For a few days now, I’ve been reminded of a rather special and memorable evening with two dear girlfriends in my kitchen of yore in the Nordics when the man of the house was away on a work trip.
The plan had been to persuade one of my friends, an ardent homebird and ever loyal and dutiful wife and new mother to get away for about two hours for an all girls evening at my place with some communal cooking and eating.
I was heavily pregnant at the time and although moving around leave alone cooking or co-cooking Indian pancakes from scratch in that part of the world was an especially challenging task in that condition, I thought it would give us three something fun and new to do and I would of course get to gluttonously feast on the smells and tastes I was beginning to miss terribly.
Once we had all gotten ourselves a fair number of pancakes on our plates and into our stomachs, and a delicious combination of lethargy and satisfaction starting setting in, our conversation moved swiftly as it always did to our men.
Of the three, I was the only one in an inter national/racial marriage and we all knew that it was all the more exciting to spend a little extra time on probing me and goading me to spill out at least a few nuggets of ‘wisdom’ from my supposed vantage point in apparently ‘cracking’ it with so many more differences.
I loved to shock them by quoting the Other Inhabitant of the House (OIH) and his surprisingly candid views on what he called the lot of men and the baggage of masculinity.
One of the things he used to love to say was that I along with all other women he cared for should be ever grateful to have been spared being born male. He’d shake his head and say, “Rajya, you dont want to know what goes on in our heads, nearly all the time. And I mean the best of us. The ones you girls think are kind, gracious, well read and so on.
“I just think we haven’t evolved very much, you know? And really, we should be forever grateful that you girls care to spend any time with us at all!”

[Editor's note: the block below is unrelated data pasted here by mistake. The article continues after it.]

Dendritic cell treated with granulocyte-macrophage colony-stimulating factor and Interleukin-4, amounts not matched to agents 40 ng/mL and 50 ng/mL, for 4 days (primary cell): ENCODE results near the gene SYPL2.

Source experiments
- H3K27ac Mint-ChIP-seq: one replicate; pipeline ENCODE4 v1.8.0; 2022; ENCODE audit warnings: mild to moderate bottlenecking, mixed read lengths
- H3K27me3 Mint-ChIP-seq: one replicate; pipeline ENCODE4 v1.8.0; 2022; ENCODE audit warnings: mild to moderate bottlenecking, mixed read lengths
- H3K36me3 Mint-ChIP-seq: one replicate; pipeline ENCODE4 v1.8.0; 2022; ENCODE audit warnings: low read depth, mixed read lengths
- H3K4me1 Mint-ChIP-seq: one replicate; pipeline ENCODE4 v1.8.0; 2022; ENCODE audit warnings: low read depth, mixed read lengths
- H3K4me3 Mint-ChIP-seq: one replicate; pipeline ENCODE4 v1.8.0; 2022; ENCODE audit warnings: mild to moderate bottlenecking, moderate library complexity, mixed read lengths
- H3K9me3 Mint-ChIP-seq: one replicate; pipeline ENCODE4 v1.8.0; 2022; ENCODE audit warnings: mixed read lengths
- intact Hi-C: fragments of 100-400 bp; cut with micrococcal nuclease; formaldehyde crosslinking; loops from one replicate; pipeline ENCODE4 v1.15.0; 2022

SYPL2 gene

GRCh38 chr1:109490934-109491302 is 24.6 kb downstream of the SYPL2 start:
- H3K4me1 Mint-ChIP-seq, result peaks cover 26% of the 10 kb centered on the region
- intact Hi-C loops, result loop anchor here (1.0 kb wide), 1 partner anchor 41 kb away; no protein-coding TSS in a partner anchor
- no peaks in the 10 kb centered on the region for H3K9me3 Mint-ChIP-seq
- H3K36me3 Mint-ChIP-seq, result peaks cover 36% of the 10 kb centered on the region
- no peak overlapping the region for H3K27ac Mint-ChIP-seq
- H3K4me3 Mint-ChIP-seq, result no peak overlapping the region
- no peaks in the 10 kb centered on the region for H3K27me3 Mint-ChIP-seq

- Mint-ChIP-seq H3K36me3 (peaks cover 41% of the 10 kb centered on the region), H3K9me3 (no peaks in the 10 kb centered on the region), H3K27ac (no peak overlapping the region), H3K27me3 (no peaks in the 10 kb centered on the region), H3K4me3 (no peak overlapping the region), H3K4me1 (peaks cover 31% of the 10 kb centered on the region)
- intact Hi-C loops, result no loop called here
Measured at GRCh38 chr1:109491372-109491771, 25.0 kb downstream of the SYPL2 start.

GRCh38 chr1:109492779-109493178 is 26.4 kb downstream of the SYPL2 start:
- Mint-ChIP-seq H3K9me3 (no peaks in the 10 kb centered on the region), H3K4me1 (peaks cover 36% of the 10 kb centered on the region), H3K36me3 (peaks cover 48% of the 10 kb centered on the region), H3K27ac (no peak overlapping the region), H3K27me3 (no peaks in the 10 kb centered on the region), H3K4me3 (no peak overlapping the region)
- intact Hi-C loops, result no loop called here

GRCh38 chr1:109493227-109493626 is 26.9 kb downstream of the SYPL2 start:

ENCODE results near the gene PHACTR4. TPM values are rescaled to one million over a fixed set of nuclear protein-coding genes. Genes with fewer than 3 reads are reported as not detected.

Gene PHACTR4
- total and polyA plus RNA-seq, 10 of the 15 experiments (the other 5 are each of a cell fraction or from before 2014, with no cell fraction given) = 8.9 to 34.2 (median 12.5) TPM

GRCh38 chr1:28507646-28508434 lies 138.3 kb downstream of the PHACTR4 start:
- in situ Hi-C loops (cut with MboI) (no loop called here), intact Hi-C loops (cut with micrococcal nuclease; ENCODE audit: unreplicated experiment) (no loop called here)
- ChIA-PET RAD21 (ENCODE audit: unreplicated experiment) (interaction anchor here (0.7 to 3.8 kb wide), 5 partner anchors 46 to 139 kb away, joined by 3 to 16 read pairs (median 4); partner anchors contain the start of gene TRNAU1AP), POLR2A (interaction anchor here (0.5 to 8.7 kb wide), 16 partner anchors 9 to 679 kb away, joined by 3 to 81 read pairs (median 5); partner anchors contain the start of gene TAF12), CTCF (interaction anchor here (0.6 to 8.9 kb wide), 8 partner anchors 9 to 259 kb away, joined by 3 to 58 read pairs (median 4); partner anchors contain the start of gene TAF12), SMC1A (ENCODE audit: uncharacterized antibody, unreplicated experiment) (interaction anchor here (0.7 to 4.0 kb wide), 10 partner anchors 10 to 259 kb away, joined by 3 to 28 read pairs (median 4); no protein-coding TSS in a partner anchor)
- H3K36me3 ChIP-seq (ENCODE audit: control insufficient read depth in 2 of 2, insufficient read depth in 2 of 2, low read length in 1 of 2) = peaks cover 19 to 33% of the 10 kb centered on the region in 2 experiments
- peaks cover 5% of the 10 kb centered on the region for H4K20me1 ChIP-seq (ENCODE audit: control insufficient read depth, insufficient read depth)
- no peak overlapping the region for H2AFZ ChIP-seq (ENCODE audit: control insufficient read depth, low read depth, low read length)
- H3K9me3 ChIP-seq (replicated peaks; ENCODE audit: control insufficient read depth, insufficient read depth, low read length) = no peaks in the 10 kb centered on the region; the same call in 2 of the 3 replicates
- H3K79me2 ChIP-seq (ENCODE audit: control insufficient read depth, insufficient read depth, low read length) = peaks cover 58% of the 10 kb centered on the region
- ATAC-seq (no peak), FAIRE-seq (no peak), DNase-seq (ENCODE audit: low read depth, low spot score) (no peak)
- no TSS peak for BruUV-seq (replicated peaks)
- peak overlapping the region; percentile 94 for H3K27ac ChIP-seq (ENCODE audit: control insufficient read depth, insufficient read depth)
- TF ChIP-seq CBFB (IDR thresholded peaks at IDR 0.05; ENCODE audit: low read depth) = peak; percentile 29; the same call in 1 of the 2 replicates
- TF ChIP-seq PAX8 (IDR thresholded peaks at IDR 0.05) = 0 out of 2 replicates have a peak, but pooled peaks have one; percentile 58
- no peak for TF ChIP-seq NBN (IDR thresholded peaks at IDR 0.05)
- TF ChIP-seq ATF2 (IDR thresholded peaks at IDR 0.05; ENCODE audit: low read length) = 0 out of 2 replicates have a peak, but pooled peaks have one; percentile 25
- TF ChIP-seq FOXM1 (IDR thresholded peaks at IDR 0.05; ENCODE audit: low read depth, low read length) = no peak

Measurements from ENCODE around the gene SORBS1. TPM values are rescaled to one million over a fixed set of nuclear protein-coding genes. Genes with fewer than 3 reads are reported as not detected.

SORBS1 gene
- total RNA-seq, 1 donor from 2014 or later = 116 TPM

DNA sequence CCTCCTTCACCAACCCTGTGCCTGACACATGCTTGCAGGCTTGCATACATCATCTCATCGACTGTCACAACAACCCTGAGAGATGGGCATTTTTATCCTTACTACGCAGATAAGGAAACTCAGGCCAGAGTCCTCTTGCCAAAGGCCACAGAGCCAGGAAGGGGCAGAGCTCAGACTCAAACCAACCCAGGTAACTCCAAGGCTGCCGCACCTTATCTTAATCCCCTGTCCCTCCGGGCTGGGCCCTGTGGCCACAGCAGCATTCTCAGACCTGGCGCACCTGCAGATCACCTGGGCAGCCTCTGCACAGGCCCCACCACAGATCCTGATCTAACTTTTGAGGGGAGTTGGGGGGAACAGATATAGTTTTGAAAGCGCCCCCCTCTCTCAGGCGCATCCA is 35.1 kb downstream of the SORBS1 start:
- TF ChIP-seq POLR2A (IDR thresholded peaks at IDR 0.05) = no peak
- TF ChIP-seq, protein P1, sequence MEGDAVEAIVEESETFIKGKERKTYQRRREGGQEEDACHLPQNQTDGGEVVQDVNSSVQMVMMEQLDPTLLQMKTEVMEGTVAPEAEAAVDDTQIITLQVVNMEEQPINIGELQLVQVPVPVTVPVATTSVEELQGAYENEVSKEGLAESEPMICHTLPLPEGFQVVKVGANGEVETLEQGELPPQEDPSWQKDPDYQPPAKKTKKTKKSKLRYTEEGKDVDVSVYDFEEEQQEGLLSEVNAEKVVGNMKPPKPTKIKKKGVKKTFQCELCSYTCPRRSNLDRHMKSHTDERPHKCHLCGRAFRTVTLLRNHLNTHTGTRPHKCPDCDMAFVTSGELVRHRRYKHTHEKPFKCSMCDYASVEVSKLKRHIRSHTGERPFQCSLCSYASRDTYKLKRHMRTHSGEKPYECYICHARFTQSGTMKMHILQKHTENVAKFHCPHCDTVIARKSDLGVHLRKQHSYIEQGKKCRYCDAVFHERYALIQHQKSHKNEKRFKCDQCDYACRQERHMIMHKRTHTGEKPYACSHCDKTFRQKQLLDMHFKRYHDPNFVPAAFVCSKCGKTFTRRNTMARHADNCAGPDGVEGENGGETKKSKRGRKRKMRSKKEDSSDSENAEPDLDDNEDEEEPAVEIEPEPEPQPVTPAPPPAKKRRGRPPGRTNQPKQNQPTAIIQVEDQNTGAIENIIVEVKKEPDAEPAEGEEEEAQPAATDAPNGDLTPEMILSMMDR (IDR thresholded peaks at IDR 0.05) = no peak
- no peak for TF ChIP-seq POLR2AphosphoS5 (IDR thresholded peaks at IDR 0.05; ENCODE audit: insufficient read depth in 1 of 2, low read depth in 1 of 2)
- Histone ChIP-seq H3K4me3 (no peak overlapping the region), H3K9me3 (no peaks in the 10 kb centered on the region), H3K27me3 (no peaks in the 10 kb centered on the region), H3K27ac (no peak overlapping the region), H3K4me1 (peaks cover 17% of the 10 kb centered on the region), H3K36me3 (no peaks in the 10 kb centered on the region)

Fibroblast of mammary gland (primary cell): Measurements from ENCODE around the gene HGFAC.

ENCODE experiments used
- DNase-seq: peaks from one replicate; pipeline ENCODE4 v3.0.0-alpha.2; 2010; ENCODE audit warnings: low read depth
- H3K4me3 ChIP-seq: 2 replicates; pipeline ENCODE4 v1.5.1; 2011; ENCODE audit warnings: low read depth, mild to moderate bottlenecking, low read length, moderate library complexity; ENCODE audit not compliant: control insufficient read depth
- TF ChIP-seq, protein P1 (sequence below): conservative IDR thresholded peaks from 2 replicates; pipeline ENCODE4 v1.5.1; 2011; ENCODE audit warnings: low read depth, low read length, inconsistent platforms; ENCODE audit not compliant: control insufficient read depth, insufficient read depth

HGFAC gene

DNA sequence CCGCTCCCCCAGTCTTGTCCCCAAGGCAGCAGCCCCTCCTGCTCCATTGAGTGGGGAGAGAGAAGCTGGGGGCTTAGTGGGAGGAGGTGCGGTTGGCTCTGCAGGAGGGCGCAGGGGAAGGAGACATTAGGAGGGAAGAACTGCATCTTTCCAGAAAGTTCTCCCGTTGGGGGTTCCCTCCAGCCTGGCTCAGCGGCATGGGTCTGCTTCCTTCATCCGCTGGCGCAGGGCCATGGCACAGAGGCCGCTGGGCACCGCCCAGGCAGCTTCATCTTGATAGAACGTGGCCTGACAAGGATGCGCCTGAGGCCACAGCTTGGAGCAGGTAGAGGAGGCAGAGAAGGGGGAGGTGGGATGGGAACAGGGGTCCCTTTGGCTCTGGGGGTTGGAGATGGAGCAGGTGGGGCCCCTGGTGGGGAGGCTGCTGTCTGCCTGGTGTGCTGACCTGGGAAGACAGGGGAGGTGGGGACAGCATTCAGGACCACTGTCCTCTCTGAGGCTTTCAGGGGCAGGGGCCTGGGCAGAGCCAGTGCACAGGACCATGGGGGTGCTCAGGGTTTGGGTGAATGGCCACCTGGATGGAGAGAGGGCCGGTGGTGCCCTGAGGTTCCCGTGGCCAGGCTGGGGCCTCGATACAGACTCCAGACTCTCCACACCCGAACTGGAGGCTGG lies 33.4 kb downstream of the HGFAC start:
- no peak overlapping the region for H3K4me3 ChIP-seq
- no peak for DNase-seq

Now, not that the OIH felt this way at all times or even remembered what he had said to me. But that he had said it at all! THAT to me was marvellous. And my girlfriends of course were in absolute awe that I lived with a guy who had the courage to say what he did and wondered for good reason whether the unusual candour and courage extended to include other parts of our life as a couple too.
I still remember how proud I was while telling them about his candour and while enjoying an absolutely pleasant and wonderful evening with two intelligent, insightful and generous friends I felt a stab of longing for the OIH who was away at the time.
You will not believe it if I tell you that so much has happened over the last three years that OIH and I dont live in the same house or country any more. And there is much to be said about the unfortunate and miserable ways in which a sparkly connection between two people can unravel.
But I am able to see very clearly three years on from that evening, in the gathering gloom that define Nordic winters, that the jab of pride, joy and thrill one can feel while being entwined with someone, (no matter how entwined or not entwined the other person feels with you), is absolutely marvellous and is undoubtedly one of those few, necessary experiences everybody must subject themselves to — to just know, first hand, what immersion in another’s life, thoughts, habits, feelings is about.
Although the demands of everyday life impinge quickly on this nearly spiritual experience, the moment and passage of immersion is worth ALL the heart break and sorrow and desolation that it inevitably wreaks, on oneself and others.
The only exception to that, is perhaps the onset and responsibility of parenthood. Which is a whole another kind of immersion.
But more on that in another post.